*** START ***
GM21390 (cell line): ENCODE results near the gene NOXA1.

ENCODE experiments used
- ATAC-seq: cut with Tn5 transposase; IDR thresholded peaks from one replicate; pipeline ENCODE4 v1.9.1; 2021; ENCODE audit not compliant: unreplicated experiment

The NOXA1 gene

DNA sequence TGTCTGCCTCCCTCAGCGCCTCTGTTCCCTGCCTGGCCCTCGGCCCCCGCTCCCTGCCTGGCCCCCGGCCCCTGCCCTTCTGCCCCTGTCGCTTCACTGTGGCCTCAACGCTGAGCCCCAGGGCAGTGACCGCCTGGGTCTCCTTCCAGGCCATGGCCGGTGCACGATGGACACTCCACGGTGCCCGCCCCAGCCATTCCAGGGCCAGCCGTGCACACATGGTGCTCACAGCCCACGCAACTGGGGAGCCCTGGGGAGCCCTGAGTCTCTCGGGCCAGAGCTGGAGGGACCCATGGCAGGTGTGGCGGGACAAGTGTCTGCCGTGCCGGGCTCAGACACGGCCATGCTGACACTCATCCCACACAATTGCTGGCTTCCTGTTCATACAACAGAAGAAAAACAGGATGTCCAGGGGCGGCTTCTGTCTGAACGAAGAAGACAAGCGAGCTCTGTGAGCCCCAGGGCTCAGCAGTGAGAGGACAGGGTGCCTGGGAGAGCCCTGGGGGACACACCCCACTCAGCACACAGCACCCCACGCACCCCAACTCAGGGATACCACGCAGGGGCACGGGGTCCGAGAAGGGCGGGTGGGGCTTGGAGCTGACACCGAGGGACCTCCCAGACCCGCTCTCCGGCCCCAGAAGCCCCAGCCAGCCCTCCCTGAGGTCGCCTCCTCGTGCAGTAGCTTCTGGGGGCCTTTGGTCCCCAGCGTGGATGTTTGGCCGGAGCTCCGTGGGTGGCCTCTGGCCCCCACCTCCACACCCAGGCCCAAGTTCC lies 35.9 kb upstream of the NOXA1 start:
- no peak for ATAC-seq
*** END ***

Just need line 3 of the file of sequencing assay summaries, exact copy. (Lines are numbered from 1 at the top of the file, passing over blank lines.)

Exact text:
- ATAC-seq: cut with Tn5 transposase; IDR thresholded peaks from one replicate; pipeline ENCODE4 v1.9.1; 2021; ENCODE audit not compliant: unreplicated experiment